Archive for November, 2009

Not At PDC

Monday, November 23rd, 2009

I was saddened when I was unable to attend PDC this year. One project is winding down, we're staffing up for the next, and I cannot be spared at this particular time. I was not present when Scott Hanselman dragged and dropped his way through a data binding demo. Nevertheless, I was groaning from afar.

I did, however, have the chance to participate in the Not@PDC conference. It was quickly organized via Twitter and blogs to be an online get together for folks who were not lucky enough to be in LA. (Lucky to be in LA? Did I really say that?) It turned out to be a wonderful substitute. OK, not really a substitute; more like consolation.

I presented Data Binding Without INotifyPropertyChanged, a 70-minute demo of Update Controls in WPF, Winforms, and Silverlight. In the video, I show you the most awesome application ever: Microsoft Excel. Excel is awesome because you can use the MVVM pattern. It's true.

As you watch, please forgive the poor video quality and even poorer jokes. I'll be polishing the demo and taking it on the road. My first stop will hopefully be the North Dallas .NET Users' Group. I'll keep you posted.

Fibonacci solution

Sunday, November 8th, 2009

The question is how bad the recursive Fibonacci algorithm.

To calculate fib n, how many times does this method evaluate fib m, where m < n and both m and n >= 0.

The answer, as you might expect, is pretty bad.

Let’s look at the code again:

let rec fib n = 
  if n < 2 then 1 
  else fib (n-1) + fib (n-2)

When would fib n be called recursively? When fib (n+1) or fib (n+2) is called.

How many times would fib n be called? Count of fib n is count of fib (n+1) plus count of fib (n+2). Look familiar?

The count is the Fibonacci sequence in reverse.

Fibonacci inefficiency

Wednesday, November 4th, 2009

The Fibonacci function is often the first code that someone writes to learn a new functional language. Ironically, it's not always the best example of functional programming. Here's the Fibonacci function in F#:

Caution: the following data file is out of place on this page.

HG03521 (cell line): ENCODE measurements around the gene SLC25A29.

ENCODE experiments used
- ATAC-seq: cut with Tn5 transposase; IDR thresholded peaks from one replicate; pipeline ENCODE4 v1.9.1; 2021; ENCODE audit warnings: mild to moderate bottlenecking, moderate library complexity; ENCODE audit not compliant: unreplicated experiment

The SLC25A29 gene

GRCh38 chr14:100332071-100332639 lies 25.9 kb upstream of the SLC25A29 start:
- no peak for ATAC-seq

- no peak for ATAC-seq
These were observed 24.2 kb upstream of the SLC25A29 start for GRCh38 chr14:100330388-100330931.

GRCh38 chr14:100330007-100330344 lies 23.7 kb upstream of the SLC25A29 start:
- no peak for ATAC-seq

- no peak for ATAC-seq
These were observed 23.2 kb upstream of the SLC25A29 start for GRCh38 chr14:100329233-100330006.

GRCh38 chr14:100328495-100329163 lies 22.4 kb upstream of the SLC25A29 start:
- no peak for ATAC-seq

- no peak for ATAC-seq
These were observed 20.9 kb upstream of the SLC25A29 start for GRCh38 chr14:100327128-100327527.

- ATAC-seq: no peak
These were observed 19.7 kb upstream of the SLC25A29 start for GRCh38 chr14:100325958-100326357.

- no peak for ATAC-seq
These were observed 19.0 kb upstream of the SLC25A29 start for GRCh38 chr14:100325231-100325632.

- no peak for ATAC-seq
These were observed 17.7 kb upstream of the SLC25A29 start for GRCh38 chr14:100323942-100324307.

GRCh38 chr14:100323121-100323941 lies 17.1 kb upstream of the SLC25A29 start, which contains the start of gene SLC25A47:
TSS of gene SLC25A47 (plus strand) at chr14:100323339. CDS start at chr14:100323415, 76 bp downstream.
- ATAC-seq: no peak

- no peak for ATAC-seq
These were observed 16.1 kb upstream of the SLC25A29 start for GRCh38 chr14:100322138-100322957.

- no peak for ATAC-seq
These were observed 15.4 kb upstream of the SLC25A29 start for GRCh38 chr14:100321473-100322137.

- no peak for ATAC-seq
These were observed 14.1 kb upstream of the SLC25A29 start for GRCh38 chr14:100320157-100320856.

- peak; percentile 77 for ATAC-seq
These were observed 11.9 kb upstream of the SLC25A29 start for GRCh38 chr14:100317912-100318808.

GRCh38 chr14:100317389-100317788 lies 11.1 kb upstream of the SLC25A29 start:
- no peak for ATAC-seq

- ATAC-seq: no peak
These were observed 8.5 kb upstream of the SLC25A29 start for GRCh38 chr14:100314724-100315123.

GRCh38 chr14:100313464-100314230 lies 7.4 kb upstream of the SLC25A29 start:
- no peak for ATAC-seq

let rec fib n =
  if n < 2 then 1
  else fib (n-1) + fib (n-2)

The code matches the mathematical definition, which is a strength of functional programming. However, it performs poorly unless the language has a feature called "memoization". F# does not have this feature.

Can you spot the difference between these two statements?

  • Each Fibonacci number is the sum of the prior two Fibonacci numbers.
  • To calculate Fibonacci of n, add Fibonacci of n-1 to Fibonacci of n-2.

They might seem to say the same thing, but in fact they are different. The first is a definition. The second is an algorithm.

Memoization is a memory/time tradeoff wherein the results of a function are stored in the expectation that the same function will be called with the same parameters. It helps us get across the gap between definition and algorithm.

Your homework
Nevertheless, F# does not have built-in memoization. So when you execute this Fibonacci function, it will execute recursively and redundantly. It will call fib for smaller numbers multiple times. Your homework is to find out how many times.

To calculate fib n, how many times does this method evaluate fib m, where m < n and both m and n >= 0.

Email or post your answers. Code is good, but proof is better.